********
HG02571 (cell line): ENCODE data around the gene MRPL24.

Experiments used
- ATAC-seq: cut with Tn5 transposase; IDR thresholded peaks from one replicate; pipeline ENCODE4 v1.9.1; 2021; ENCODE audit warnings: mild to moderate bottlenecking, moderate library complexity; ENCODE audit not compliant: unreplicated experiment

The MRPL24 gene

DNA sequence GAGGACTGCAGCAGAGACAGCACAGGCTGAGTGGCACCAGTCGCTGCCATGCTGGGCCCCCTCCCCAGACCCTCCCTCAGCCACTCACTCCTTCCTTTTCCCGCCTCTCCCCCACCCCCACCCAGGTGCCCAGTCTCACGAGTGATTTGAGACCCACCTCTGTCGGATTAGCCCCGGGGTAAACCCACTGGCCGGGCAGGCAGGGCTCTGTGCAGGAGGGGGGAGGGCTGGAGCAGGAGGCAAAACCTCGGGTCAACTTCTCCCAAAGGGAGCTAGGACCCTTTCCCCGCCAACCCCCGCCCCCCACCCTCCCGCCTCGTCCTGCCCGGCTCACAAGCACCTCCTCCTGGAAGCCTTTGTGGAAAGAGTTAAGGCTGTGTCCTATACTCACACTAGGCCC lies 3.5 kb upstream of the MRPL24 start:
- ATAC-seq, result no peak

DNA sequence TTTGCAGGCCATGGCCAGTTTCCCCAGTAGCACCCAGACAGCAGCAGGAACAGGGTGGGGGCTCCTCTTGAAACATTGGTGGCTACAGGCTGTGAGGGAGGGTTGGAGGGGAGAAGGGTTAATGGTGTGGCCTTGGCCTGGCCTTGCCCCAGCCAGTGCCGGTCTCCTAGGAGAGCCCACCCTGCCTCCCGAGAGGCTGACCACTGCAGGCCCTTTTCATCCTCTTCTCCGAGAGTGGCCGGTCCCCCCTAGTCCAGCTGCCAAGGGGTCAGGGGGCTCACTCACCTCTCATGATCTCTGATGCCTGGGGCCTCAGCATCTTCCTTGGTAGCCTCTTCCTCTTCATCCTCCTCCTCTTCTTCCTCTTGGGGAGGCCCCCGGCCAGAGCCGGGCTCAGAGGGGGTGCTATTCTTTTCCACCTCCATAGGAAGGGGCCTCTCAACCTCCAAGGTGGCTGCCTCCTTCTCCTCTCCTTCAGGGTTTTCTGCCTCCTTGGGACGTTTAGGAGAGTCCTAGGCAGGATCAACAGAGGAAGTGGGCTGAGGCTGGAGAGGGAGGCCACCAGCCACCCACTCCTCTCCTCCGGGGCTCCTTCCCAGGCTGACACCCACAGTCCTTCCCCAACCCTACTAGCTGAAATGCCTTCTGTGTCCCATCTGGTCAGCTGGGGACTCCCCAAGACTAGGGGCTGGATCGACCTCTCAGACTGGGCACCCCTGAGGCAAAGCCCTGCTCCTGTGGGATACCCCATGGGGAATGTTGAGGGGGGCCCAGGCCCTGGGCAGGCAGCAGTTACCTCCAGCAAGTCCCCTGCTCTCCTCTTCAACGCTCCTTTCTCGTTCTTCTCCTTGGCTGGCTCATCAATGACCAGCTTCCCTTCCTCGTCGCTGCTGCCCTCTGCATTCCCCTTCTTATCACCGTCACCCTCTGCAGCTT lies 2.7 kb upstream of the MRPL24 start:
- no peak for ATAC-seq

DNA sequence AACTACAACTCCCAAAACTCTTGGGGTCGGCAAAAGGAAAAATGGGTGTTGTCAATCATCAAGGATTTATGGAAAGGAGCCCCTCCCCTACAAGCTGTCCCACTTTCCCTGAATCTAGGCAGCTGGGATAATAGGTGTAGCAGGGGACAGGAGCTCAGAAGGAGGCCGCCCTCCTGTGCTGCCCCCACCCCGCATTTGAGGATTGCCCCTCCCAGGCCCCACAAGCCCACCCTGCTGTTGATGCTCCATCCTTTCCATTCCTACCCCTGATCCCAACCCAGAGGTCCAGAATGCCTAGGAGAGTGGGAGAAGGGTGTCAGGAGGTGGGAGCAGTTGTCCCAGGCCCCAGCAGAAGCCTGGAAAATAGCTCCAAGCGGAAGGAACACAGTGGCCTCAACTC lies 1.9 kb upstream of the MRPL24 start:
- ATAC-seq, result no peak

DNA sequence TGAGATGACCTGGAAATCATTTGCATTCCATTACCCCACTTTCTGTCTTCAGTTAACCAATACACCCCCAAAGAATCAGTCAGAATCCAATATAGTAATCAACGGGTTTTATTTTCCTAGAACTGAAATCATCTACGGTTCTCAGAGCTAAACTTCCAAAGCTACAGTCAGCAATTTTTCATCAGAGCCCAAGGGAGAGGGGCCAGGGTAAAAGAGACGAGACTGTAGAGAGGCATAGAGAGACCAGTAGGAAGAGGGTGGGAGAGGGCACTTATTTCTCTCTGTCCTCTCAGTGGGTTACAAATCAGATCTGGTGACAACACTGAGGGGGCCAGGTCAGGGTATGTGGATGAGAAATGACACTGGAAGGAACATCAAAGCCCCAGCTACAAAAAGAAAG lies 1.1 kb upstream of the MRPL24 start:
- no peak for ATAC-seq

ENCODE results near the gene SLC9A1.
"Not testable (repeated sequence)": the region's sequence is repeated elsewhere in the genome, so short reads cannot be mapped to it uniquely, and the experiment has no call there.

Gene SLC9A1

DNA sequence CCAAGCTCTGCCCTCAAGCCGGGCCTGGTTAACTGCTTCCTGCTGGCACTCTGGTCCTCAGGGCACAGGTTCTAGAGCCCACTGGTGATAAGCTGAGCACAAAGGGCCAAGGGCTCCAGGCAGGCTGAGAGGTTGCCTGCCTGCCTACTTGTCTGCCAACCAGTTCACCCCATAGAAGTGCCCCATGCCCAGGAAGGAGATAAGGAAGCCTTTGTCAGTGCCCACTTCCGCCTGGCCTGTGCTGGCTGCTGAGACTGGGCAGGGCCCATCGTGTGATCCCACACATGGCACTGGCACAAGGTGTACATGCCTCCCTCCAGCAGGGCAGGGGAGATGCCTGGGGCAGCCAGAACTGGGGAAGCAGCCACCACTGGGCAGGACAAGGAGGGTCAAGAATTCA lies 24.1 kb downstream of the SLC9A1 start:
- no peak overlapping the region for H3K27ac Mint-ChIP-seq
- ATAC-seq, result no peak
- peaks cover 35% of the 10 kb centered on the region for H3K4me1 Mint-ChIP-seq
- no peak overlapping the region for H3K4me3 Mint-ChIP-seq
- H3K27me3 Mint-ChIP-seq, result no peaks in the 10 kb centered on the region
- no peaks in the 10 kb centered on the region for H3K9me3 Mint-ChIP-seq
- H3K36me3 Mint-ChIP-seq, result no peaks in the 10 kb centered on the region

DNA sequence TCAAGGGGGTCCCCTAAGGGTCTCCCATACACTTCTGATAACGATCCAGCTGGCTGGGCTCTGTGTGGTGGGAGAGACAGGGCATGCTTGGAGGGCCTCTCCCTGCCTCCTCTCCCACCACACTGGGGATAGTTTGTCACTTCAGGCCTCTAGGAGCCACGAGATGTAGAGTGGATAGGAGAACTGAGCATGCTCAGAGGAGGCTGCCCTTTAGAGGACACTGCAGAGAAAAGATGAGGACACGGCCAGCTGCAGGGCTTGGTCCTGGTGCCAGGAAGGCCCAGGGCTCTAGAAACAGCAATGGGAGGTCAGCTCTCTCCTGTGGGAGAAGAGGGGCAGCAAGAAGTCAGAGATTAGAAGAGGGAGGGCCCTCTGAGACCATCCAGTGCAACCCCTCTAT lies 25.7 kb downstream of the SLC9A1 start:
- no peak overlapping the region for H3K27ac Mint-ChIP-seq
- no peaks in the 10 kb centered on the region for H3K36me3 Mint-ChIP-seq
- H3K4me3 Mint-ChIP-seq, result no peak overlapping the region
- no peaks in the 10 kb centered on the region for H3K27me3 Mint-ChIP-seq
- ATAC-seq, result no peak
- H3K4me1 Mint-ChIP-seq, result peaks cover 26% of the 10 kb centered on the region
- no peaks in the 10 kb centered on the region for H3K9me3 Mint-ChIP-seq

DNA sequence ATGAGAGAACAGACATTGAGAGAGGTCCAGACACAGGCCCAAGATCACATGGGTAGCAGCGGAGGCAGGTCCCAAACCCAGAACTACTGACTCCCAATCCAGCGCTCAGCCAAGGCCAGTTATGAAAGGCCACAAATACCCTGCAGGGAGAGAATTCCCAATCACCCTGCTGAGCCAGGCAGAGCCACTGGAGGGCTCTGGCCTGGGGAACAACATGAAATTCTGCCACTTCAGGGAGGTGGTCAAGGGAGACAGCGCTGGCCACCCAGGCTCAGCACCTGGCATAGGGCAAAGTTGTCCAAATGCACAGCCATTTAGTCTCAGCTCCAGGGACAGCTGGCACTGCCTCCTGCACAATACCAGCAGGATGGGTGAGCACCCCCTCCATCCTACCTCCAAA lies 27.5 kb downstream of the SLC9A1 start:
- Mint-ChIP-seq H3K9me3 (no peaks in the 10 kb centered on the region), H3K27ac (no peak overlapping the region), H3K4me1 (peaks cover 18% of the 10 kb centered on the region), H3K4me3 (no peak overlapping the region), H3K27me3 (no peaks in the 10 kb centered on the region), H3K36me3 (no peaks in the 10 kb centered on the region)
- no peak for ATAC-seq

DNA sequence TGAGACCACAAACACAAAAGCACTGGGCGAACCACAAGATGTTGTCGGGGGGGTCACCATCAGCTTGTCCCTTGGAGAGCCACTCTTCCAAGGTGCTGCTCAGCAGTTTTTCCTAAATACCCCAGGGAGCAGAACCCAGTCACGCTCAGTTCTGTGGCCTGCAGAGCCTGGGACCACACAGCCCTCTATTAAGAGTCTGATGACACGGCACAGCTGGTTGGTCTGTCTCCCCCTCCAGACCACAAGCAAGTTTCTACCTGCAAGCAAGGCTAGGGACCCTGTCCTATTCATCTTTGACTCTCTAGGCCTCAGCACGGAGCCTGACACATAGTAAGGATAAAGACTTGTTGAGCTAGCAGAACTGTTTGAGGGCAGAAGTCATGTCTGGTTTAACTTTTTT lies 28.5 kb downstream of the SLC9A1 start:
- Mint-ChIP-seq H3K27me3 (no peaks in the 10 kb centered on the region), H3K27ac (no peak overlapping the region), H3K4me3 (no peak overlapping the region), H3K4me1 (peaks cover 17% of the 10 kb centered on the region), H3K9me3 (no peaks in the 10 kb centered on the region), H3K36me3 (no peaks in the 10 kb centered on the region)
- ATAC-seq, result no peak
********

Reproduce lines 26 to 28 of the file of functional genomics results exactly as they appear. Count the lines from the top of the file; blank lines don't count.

- no peaks in the 10 kb centered on the region for H3K36me3 Mint-ChIP-seq
- H3K4me3 Mint-ChIP-seq, result no peak overlapping the region
- no peaks in the 10 kb centered on the region for H3K27me3 Mint-ChIP-seq